1978 – Lee Iacocca was fired by Ford Motor Company. His relationship with Henry Ford II, chairman of the board and chief executive officer (CEO), became tensed as a result of the Pinto scandal.

1979 - Chrysler Corporation recruited Lee Iacocca as their President and CEO, where he served until his retirement in 1992.

1991 “The myth of the Ford Pinto’s case”, an article revealing some of the inaccuracies in the Pinto scandal was published by the Rutgers Law Review. It concludes with: “ If the Ford Pinto case did not exist, law professors would need to invent it: for the case raises essential issues about both the form and the substance of modern products liability doctrine” (Schwartz, 1991).

From a Performance Management point of view the set targets were met and the desired financial outcomes were realized. However this case raises questions regarding both ethics, risk management and the purpose of using objectives and targets.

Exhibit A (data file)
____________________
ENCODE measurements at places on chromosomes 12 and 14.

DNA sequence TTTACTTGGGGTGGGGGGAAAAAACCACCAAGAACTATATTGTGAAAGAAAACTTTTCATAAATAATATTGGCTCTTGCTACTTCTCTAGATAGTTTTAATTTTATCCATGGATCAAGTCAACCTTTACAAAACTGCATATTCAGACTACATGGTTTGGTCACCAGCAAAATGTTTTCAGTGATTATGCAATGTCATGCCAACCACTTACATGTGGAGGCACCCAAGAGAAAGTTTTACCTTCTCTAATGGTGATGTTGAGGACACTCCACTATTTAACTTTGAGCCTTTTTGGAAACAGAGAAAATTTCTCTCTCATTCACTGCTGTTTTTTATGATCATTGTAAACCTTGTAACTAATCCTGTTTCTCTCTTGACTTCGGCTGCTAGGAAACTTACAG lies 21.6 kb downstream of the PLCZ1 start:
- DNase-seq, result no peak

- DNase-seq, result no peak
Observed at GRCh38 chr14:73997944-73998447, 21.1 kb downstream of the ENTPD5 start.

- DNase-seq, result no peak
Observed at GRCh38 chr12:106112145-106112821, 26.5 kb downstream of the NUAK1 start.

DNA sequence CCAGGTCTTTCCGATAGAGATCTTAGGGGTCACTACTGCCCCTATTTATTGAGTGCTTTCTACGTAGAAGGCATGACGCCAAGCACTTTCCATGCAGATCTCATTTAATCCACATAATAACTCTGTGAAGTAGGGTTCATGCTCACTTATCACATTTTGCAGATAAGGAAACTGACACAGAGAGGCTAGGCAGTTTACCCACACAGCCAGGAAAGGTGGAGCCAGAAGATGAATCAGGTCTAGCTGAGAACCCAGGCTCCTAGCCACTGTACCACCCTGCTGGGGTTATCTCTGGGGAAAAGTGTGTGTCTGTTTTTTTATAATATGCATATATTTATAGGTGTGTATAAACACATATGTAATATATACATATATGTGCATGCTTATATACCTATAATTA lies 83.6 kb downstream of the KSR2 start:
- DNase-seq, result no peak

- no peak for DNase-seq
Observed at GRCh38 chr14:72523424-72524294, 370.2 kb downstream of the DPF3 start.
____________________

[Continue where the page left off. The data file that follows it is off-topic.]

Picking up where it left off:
Stay smart! Enjoy smartKPIs.com!

Aurel Brudan

Performance Architect,
www.smartKPIs.com


References

Dowie, M 1977, Pinto Madness, Mother Jones, September / October issue

Schwartz, G 1991, The myth of the Ford Pinto case, Rutgers Law Review, Vol. 43, Issue No. 1013

Consumer Guide Auto, 2010, 1971-1980 Ford Pinto Available at: http://auto.howstuffworks.com/1971-1980-ford-pinto.htm, accessed on 3 May 2010.

smartKPIs.com Performance Architect update 16/2010

The importance of learning from practice

DuPont, Toyota, Xerox, Analog Devices, Motorola…

What do they have in common?

Abstract reasoning and introspection enabled humans to advance scientific knowledge at an ever accelerating rate over the last 2500 years. As opposed to other natural sciences such as physics and chemistry, human organization or administration is more loosely defined, some considering it a science and others an art. However, both proponents of management as a science and as an art agree on its ultimate function – the one of getting things done or accomplishing desired goals.